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202 Squadron Association

Index constitution NOTICES UPDATE Squadron History Mucky Duck Recollections Linebook Items of Interest Requests

In January 1929 a number of new Squadrons were created by the simple expediency of raising the existing flights to Squadron status. On the 1st  January 1929, No. 481 (Coastal Reconnaissance Flight), became No 202 (Flying Boat) Squadron, a slight misnomer as none of the squadrons aircraft inventory could be classed as "Flying Boats", the Fairey III D's were little more than float planes.

At this time the Squadron was located at Marsaxlokk Bay, Calafrana in Malta and had it's first public airing in May 1929, when it gave an air show with 5 of it's aircraft.

On the 14th  June 1930, the Squadron's replacement aircraft began arriving. These were modified Fairey III's, designated Fairey III F. They were essentially still the same aircraft but fitted with up rated Lion engines, a more streamlined nose and exhaust system and improved floats. Unfortunately, the new floats were in short supply (nothing changes). It was to be a full year before the Squadron was fully equipped.

In July of 1931, the Squadron undertook the first of their Summer Tours. The tour consisted of visiting such exotic locations as Augusta, Corfu, Athens, Mirabella, Aboukir, and Sollum. The tour was not without a few mishaps, one Fairey III F had a total engine failure shortly after take off and had to be towed back to base. A second, suffered a loss of engine coolant and only just made it to Corfu. The Squadron completed their first Summer tour without any other major incidents.

The Squadron took part in it's first Air Sea rescue on 16th  February 1932, when they went to the aid of an Italian Wal flying boat that had gone down some 50 miles from Malta. The crew from the Squadron quickly found the Italian flying boat and directed a Royal Navy vessel to the location. This was the start of the Squadrons long association with the Air Sea Rescue role that it continues to this day.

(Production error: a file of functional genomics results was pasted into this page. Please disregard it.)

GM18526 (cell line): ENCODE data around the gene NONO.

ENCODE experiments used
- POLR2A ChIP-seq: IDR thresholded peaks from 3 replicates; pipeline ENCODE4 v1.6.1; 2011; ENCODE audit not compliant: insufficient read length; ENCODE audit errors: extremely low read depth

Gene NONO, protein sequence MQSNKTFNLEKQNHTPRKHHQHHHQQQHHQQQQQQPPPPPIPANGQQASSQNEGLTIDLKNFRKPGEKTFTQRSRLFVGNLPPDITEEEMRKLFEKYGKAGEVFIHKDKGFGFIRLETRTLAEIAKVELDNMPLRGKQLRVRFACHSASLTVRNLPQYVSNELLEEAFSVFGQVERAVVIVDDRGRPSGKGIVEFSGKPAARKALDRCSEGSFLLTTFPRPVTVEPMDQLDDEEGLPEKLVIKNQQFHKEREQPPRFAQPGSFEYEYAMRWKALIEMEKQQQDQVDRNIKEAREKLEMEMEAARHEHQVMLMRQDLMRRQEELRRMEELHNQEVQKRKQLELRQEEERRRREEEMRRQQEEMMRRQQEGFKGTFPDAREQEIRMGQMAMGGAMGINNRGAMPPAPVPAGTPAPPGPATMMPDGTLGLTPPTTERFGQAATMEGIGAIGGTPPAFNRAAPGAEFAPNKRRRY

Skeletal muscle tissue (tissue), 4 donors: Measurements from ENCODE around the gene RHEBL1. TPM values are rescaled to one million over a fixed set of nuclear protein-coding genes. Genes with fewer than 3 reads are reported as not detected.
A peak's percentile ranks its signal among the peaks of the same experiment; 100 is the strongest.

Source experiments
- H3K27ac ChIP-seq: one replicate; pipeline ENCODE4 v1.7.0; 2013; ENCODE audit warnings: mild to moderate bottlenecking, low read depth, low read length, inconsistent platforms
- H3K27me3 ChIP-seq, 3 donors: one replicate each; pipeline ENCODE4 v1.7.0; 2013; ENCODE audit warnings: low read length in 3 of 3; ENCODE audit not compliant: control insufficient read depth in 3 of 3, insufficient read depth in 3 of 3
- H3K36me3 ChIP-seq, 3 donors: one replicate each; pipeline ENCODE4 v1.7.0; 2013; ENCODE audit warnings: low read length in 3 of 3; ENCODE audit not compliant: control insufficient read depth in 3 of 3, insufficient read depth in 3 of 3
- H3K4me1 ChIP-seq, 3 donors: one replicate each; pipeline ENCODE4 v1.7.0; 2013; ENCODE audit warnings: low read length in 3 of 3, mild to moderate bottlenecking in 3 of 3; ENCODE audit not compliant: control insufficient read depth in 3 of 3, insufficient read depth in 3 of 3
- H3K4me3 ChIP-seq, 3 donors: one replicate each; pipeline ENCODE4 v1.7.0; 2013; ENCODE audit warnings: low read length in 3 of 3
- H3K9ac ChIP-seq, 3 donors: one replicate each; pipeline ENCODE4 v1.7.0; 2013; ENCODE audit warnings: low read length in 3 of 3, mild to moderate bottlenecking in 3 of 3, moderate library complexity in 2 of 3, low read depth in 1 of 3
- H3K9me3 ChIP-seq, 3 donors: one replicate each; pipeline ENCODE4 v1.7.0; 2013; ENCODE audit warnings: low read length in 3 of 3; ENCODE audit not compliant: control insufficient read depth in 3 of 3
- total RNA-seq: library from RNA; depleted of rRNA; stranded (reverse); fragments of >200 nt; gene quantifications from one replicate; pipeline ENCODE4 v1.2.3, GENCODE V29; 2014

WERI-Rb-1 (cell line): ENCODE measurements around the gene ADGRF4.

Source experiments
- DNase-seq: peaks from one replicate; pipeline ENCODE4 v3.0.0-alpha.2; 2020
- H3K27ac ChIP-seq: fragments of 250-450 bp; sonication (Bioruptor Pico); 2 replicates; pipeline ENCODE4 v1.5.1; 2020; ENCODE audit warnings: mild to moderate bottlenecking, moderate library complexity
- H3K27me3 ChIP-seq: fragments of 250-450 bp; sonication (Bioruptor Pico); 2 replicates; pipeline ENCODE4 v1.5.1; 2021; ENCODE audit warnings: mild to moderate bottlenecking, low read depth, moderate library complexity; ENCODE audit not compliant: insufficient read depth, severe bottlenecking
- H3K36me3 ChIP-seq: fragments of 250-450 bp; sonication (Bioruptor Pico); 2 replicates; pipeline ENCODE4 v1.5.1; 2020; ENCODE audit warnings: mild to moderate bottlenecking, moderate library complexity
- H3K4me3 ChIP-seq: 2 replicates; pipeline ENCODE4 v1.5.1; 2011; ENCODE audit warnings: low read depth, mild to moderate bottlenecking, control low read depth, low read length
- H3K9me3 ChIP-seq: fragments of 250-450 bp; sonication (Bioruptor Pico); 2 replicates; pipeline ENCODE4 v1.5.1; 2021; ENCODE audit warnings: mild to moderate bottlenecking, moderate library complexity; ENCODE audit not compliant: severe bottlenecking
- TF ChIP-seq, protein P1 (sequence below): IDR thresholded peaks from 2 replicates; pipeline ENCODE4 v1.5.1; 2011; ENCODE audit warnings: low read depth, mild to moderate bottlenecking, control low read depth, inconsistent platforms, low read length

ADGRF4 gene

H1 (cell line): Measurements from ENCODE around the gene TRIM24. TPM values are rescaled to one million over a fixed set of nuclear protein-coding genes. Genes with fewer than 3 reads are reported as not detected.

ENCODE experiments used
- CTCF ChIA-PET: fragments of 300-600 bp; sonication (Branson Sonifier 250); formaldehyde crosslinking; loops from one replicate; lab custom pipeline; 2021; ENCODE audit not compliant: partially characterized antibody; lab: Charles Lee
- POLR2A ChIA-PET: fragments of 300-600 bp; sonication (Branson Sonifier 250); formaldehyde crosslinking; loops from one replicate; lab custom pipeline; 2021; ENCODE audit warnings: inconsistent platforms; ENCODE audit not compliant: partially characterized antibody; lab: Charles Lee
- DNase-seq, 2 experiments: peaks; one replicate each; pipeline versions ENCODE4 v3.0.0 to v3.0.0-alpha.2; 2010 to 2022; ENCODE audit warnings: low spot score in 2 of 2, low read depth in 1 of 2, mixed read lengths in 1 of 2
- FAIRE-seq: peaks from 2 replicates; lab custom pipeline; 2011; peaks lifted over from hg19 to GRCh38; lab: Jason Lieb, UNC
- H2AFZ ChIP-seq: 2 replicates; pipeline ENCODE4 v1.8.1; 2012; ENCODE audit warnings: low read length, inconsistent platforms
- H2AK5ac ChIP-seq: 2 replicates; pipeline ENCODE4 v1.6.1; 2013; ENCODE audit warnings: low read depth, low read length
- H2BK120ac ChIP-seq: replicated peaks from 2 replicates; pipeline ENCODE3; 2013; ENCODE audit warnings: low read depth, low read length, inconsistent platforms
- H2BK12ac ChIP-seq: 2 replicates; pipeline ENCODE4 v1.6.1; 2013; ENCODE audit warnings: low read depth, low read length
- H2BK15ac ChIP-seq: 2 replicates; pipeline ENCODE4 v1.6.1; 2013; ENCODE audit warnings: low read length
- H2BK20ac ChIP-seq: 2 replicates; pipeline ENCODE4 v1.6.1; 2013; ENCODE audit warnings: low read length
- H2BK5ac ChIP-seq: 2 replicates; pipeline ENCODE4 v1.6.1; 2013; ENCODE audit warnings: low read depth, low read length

In June 1932 the Squadron toured Sicily, Greece, Cyprus, Lebanon, Egypt and finally Khartoum. In 1933 the tour was to the Adriatic with stopovers at Kotor and Split.

The 1st May 1935 saw the arrival of the first "proper" seaplane on the squadron when a Supermarine Scapa arrived. It was the start of 202's conversion from the little trusty Fairy III's,  to the all metal Scapa. The Squadron received a total of 6 aircraft, the last being delivered on 3rd  August 1935. The arrival of the Scapa's came at a time when tensions were rising in the area. The Italians had invaded Ethiopia and the RAF and 202 Squadron had a role to play under the League of Nations mandate. 202 Squadron flew anti-submarine patrols around Malta. The "troubles" lasted for almost a year but by the end of 1936 the Squadron was back home.

In 1937 the replacement program of the Saunders & Roe (SARO) London's commence, during this transition period, the Squadron once again became involved in a burgeoning crisis, the Spanish Civil War had started and the interference by outside countries, namely Germany, Italy & the USSR and a number of international incidents which saw the sinking of several unarmed and neutral merchant ships,  once again prompted an international patrol to "Police" the area. During this period of time,  the Squadron flew 111 patrols. A nine month respite from confrontation allowed the Squadron to complete the replacement program started in September. The squadron was finally up to strength on 10th  December 1937.

Again the Squadron was placed on standby for Active Duty, as the Czechoslovakian crisis deepened. The Squadron was ordered to Alexandria. The "crisis" lasted until 10th  October 1937, when Mr Chamberlain returned to England with that famous piece of paper declaring "peace in our time". For some reason the RAF were slightly sceptical about this statement and spent a few weeks photographing ports and airfields in Sicily and Libya.

The Squadron left on what would be it's final summer cruise in June of 1939, touring Greece and the Agean. When hostilities commenced the Squadron had 6 London's, 12 Officers and 120 other ranks  at Kalafrana

Squadron Formation Navy Co-Operation Malta Gibraltar Meteorological Castle Archdale Search & Rescue